I wanted the sleep to be without a "maybe."
I was holding my breath.
I was living between two breaths.
I was sitting in an armchair almost as naked as the one before me but which
had me in it.
Everything was naked in the room.
Everything was mute.
Everything was unanswered.
Everything was filled with "maybe's," tired, maybe sleepy.
Everything was against me.
Even time was immeasurable.
What did that mean?
It was without an answer.
It was buried beneath "maybe's."
It was beyond a measure on which a "maybe" was placed.
The answers to the questions were immeasurable.
Everything in the room was without solution.
I was sitting.
I wasn't sleeping but I wasn't breathing.
I said "Ah."
I thought to myself, let me try "Ah" for a change.
I uttered an "Ah" as immeasurable as a "maybe."
Nothing happened.
Only her nakedness smiled at me.
It was her nakedness rather than the armchair's.
She smiled so "maybe"ly that it was as if nothing happened.
Nothing, but nothing happened.
Time passed neither forward nor backward.
It was immeasurable.
It was filled with "maybe's."
It was like me.
It didn't know what to do.
It was lost among "maybe's."

There was nothing to do.
She had taken away all the beauty with her nakedness.
I stood up.
I walked towards her armchair.
I saw her ugliness closely.
Then I walked to the door.
I opened it.
I entered outside.
I wanted it to be this way.
I wanted to deceive the "maybe."
I wanted to find an answer.
I wanted to have an answer without a question like everyone else.
Outside was full of orphaned answers.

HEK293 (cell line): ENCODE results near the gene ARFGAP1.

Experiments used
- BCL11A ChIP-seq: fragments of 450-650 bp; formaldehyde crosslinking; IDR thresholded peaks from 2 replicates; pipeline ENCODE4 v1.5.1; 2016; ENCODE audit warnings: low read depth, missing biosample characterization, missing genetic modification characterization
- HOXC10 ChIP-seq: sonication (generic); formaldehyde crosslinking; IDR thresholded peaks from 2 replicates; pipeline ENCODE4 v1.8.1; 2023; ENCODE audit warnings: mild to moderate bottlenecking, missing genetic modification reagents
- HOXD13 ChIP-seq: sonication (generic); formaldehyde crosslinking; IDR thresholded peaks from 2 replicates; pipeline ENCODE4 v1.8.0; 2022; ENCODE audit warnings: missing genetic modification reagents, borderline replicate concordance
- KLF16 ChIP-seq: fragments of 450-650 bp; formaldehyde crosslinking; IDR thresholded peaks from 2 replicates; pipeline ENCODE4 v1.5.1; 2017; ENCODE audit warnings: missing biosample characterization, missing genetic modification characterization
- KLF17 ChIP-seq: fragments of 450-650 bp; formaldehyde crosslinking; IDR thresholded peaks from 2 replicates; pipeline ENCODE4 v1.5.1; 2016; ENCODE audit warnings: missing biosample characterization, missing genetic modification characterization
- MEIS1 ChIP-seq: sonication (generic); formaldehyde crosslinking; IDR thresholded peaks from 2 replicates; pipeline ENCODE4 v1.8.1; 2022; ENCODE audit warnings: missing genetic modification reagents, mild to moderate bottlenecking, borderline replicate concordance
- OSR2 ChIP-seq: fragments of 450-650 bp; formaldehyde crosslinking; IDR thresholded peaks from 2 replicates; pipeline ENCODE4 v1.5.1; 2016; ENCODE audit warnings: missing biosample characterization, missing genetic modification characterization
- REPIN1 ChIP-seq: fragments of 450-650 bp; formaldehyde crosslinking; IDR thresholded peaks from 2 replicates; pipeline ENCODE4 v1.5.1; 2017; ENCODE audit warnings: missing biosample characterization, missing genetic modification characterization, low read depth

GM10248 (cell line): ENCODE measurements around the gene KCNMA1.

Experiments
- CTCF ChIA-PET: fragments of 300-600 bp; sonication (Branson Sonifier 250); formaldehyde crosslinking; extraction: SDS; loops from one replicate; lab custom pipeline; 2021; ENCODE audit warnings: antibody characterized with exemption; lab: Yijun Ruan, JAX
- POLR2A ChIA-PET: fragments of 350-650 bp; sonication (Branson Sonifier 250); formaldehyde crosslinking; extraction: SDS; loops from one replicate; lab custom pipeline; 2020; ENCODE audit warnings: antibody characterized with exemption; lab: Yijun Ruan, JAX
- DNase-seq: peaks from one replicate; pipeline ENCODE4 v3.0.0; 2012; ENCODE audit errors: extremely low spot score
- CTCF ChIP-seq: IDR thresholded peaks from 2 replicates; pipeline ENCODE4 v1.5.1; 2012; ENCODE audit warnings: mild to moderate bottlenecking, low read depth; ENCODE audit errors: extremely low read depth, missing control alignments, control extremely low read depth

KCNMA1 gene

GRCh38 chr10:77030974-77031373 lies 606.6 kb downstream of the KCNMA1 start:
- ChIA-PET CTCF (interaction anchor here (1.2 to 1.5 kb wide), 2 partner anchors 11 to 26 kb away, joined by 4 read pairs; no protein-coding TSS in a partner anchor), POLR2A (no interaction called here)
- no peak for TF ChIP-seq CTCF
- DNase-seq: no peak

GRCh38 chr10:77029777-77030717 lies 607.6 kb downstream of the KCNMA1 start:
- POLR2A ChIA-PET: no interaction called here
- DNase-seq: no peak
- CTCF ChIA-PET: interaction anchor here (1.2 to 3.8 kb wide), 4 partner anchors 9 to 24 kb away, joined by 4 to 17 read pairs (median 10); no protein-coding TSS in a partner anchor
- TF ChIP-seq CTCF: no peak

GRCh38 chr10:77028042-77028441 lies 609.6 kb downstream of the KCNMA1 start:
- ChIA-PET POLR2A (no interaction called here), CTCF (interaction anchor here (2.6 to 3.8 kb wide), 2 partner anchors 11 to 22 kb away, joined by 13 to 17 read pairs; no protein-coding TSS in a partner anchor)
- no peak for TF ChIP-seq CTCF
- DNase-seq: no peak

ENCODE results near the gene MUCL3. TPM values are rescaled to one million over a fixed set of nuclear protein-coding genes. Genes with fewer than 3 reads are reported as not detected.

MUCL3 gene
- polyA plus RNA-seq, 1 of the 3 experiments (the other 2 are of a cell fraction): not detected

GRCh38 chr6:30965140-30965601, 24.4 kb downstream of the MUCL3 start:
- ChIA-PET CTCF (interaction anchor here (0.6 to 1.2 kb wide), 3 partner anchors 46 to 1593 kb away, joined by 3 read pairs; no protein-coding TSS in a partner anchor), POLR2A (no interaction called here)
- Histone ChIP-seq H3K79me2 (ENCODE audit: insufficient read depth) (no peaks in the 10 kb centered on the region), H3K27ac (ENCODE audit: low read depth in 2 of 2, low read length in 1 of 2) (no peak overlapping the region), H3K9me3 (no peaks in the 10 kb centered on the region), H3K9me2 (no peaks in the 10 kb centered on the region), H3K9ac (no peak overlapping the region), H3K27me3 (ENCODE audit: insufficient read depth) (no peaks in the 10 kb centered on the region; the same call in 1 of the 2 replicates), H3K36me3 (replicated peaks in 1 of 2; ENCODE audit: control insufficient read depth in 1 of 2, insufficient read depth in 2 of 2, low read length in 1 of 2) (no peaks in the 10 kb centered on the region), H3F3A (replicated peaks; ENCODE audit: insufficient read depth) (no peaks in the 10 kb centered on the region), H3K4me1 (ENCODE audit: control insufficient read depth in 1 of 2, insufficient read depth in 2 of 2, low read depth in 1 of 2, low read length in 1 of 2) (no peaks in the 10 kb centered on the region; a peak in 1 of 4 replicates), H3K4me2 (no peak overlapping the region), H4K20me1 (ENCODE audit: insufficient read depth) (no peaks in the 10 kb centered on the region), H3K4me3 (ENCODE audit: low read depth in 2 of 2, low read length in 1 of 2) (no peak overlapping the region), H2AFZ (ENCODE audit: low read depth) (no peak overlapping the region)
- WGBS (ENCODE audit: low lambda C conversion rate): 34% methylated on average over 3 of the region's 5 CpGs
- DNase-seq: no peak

They didn't seem unwilling to be mine.
It was exactly like the first outside.
I laughed.
I laughed at the fact that among so many answers my questions had none.
I said "Ah" three times.
I said the "Ah" backwards.
I laughed "hA, hA, hA."
I laughed so awkwardly as to awaken the "maybe's."
They walked towards me.
I was overrun by them.
I was stuck behind uncountable "maybe's."
I couldn't breathe.
This time I really got stuck between two breaths.
I fell asleep.
I fell into a sleep like hers.
It was breathless.
It was silent.
It was deep.
It was mute.
It was immeasurable.
It was without a "Ha."
She smiled "maybe"ly and I had "hA"s similar to a smile.
We were sleeping.
We were in separate rooms.
We were in adjoining rooms close to each other.
We were in a sleep so close to each other.
We were sleeping maybe backward, maybe forward.
We couldn't know it.
Because we couldn't get any answers.

(Translated by Meryem D. Grant and Nat Gertler)


Faruk Ulay was born in Istanbul, Turkey, in 1957. His first collection of stories, "Kopuk Baglantilar (Broken Connections)," was published in 1984. A book of experimental texts and cyphers, "Yazilamamis Bir Tarih Kitabi Išin Dipnotlar (Footnotes for an Unwritten History Book)," and a novel, "Iti (Impulse)," was published in 1995. A second collection of stories and another book of experimental texts will be published in Spring 1999 in Turkey. He currently lives, works and writes in Pasadena, California